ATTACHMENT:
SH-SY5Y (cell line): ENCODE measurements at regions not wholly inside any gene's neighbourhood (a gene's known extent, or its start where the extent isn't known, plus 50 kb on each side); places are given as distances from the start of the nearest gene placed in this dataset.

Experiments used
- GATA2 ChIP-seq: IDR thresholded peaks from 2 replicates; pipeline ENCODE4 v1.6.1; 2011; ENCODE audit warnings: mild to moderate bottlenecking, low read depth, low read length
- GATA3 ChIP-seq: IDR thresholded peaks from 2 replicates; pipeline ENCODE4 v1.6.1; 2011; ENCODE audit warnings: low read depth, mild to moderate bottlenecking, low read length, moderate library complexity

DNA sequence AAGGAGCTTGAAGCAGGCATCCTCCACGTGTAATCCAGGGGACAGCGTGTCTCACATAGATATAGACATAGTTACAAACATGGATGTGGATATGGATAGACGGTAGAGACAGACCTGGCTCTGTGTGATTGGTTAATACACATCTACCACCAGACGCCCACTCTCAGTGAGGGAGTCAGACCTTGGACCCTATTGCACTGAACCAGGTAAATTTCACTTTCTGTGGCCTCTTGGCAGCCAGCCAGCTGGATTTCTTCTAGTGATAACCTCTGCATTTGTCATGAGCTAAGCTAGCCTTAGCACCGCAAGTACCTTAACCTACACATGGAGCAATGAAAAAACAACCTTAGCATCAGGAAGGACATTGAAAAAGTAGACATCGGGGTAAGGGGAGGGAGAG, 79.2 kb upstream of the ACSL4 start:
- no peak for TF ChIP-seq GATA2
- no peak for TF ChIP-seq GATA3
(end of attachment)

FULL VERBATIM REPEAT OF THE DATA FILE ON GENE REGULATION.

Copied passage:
SH-SY5Y (cell line): ENCODE measurements at regions not wholly inside any gene's neighbourhood (a gene's known extent, or its start where the extent isn't known, plus 50 kb on each side); places are given as distances from the start of the nearest gene placed in this dataset.

Experiments used
- GATA2 ChIP-seq: IDR thresholded peaks from 2 replicates; pipeline ENCODE4 v1.6.1; 2011; ENCODE audit warnings: mild to moderate bottlenecking, low read depth, low read length
- GATA3 ChIP-seq: IDR thresholded peaks from 2 replicates; pipeline ENCODE4 v1.6.1; 2011; ENCODE audit warnings: low read depth, mild to moderate bottlenecking, low read length, moderate library complexity

DNA sequence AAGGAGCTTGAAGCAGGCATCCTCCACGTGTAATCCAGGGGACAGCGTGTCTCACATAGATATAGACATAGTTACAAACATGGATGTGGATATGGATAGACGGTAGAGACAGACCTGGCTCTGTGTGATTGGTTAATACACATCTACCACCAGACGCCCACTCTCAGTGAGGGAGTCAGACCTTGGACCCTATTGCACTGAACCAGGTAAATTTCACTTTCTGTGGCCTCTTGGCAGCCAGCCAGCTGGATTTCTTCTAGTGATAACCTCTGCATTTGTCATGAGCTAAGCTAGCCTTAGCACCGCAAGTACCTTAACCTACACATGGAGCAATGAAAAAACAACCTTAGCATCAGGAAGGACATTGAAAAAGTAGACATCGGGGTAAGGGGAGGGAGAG, 79.2 kb upstream of the ACSL4 start:
- no peak for TF ChIP-seq GATA2
- no peak for TF ChIP-seq GATA3